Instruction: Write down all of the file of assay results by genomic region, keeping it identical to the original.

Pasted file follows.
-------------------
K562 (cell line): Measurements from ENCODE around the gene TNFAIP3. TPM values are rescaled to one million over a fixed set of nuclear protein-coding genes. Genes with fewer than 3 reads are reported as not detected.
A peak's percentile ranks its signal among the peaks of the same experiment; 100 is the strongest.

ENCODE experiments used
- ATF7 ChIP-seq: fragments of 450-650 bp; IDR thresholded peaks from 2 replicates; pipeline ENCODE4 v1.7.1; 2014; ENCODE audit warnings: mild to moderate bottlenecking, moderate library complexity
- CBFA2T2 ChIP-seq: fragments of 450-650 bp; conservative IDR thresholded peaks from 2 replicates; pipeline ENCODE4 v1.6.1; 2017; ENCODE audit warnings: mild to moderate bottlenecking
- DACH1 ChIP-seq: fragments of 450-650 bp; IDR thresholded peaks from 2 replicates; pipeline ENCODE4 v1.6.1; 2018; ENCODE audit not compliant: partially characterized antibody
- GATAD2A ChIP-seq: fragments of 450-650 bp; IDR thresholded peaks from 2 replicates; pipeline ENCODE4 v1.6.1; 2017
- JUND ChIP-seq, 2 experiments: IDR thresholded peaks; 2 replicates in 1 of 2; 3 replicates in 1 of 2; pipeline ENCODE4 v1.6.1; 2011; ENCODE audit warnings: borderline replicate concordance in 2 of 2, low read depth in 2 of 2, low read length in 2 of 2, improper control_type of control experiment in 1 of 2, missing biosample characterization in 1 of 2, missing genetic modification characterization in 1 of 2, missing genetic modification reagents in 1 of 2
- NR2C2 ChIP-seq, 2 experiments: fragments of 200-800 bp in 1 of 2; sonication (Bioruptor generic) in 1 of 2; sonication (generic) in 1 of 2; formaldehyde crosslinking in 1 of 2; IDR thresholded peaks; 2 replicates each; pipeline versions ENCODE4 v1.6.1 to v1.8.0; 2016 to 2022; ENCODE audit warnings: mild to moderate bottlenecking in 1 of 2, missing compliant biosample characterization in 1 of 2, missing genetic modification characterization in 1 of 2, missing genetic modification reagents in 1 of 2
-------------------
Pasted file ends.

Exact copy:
K562 (cell line): Measurements from ENCODE around the gene TNFAIP3. TPM values are rescaled to one million over a fixed set of nuclear protein-coding genes. Genes with fewer than 3 reads are reported as not detected.
A peak's percentile ranks its signal among the peaks of the same experiment; 100 is the strongest.

ENCODE experiments used
- ATF7 ChIP-seq: fragments of 450-650 bp; IDR thresholded peaks from 2 replicates; pipeline ENCODE4 v1.7.1; 2014; ENCODE audit warnings: mild to moderate bottlenecking, moderate library complexity
- CBFA2T2 ChIP-seq: fragments of 450-650 bp; conservative IDR thresholded peaks from 2 replicates; pipeline ENCODE4 v1.6.1; 2017; ENCODE audit warnings: mild to moderate bottlenecking
- DACH1 ChIP-seq: fragments of 450-650 bp; IDR thresholded peaks from 2 replicates; pipeline ENCODE4 v1.6.1; 2018; ENCODE audit not compliant: partially characterized antibody
- GATAD2A ChIP-seq: fragments of 450-650 bp; IDR thresholded peaks from 2 replicates; pipeline ENCODE4 v1.6.1; 2017
- JUND ChIP-seq, 2 experiments: IDR thresholded peaks; 2 replicates in 1 of 2; 3 replicates in 1 of 2; pipeline ENCODE4 v1.6.1; 2011; ENCODE audit warnings: borderline replicate concordance in 2 of 2, low read depth in 2 of 2, low read length in 2 of 2, improper control_type of control experiment in 1 of 2, missing biosample characterization in 1 of 2, missing genetic modification characterization in 1 of 2, missing genetic modification reagents in 1 of 2
- NR2C2 ChIP-seq, 2 experiments: fragments of 200-800 bp in 1 of 2; sonication (Bioruptor generic) in 1 of 2; sonication (generic) in 1 of 2; formaldehyde crosslinking in 1 of 2; IDR thresholded peaks; 2 replicates each; pipeline versions ENCODE4 v1.6.1 to v1.8.0; 2016 to 2022; ENCODE audit warnings: mild to moderate bottlenecking in 1 of 2, missing compliant biosample characterization in 1 of 2, missing genetic modification characterization in 1 of 2, missing genetic modification reagents in 1 of 2